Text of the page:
In this paper we employ ethnographic data to illustrate that disabled children encounter discriminatory notions of 'normality' and 'difference' in both 'special' and 'mainstream' schools, and that these experiences relate to both the structural forces in schools, and the everyday individual and cultural practices of adults and children. In contrast to much of the literature in the field, this paper examines the everyday life experiences of adults and disabled children from their own perspective. We highlight disabled children's own criticisms of 'special' and 'mainstream' schools to illustrate the fluid nature of disabled children's lives within educational settings. We argue that schools will be prevented from becoming fully inclusive until adults who control schools take account of children's views of specific educational processes and until educational policy makers adopt a more nuanced multi-level approach to inclusion. Children should be enabled to challenge the structural, cultural and individual conditions which create disability.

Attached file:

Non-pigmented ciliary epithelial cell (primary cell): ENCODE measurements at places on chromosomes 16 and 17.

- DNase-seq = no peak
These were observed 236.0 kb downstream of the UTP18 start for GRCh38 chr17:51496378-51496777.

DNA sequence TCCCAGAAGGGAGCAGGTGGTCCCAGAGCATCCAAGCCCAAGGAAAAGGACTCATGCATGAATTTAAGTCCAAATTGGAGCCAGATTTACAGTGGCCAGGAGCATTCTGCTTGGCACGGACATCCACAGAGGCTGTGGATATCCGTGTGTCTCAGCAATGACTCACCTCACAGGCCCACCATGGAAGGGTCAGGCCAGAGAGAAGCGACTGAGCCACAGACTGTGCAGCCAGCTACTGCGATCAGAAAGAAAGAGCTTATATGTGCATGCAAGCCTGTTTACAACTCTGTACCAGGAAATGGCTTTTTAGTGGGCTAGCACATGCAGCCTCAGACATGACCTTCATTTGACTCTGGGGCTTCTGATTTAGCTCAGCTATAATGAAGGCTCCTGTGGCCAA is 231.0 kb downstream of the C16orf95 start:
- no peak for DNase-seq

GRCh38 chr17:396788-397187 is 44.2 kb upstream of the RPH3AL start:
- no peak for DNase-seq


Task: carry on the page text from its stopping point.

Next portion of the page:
- disabled children
- cultural practices